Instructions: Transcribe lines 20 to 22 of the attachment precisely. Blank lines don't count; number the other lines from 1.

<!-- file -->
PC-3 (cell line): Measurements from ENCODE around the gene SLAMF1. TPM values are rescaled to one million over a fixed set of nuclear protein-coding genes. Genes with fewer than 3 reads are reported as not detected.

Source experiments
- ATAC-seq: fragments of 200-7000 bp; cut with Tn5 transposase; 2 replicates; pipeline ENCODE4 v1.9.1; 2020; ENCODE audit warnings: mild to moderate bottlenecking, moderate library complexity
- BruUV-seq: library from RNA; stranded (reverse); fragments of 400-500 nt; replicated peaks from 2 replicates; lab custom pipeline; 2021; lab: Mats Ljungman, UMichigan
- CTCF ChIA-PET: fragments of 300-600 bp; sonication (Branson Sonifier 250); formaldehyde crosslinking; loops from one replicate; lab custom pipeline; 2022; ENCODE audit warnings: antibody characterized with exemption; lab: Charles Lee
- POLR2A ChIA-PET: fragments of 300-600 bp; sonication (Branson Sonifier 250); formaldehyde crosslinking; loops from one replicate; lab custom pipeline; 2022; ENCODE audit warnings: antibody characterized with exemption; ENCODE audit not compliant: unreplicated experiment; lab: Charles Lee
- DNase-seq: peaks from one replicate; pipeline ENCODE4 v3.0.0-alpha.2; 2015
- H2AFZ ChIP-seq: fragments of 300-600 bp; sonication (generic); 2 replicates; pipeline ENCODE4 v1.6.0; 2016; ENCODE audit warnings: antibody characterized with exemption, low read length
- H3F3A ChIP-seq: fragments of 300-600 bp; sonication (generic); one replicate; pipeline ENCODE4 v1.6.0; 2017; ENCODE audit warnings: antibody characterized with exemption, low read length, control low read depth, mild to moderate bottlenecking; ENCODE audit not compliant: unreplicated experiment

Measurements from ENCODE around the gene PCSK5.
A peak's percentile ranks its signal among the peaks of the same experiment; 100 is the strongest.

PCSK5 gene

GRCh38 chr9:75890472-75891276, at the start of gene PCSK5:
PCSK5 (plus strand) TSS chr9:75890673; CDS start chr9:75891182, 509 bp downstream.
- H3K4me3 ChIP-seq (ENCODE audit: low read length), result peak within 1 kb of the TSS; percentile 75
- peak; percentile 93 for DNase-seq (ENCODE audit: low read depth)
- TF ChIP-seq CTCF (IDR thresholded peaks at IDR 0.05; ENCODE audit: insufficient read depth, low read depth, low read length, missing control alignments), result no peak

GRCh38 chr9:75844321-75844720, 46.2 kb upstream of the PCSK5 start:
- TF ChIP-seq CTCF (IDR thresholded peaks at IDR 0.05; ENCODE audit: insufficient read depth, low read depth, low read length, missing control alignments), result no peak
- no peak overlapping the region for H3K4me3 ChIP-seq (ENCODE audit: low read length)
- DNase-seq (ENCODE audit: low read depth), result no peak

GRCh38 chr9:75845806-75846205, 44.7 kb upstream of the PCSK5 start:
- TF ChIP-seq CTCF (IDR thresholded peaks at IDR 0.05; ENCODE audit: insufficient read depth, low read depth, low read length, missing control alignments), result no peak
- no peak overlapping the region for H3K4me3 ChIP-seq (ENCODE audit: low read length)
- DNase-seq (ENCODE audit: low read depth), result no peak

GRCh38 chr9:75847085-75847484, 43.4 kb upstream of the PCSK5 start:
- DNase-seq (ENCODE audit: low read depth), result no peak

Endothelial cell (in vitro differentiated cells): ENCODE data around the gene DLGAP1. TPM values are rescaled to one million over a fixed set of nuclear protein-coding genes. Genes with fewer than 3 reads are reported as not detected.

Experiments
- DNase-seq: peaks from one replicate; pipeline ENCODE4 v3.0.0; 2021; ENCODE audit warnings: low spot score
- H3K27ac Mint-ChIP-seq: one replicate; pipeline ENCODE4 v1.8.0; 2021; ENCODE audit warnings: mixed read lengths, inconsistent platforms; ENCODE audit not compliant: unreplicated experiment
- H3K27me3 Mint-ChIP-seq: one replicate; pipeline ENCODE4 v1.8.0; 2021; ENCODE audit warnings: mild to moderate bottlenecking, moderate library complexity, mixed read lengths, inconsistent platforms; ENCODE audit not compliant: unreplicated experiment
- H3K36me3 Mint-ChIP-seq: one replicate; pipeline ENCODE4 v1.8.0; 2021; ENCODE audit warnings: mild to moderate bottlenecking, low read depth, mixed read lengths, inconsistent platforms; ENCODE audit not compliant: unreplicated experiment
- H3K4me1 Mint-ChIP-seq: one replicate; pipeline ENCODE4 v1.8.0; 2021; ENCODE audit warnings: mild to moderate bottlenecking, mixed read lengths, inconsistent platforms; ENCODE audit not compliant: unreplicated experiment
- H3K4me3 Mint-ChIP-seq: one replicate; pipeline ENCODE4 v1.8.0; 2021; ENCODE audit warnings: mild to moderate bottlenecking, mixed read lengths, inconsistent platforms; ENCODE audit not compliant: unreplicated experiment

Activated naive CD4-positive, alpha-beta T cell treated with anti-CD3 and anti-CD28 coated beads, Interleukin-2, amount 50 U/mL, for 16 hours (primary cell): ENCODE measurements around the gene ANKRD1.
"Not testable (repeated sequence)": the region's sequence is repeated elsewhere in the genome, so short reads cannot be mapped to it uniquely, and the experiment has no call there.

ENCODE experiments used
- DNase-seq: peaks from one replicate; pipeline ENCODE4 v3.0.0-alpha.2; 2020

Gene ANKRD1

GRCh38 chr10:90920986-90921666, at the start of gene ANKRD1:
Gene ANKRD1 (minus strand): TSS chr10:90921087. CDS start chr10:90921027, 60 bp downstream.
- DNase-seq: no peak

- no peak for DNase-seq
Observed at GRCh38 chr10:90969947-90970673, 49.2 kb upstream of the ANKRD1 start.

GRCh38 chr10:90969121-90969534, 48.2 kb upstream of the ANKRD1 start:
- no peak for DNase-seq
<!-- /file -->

- no peak overlapping the region for H3K4me3 ChIP-seq (ENCODE audit: low read length)
- DNase-seq (ENCODE audit: low read depth), result no peak

GRCh38 chr9:75845806-75846205, 44.7 kb upstream of the PCSK5 start: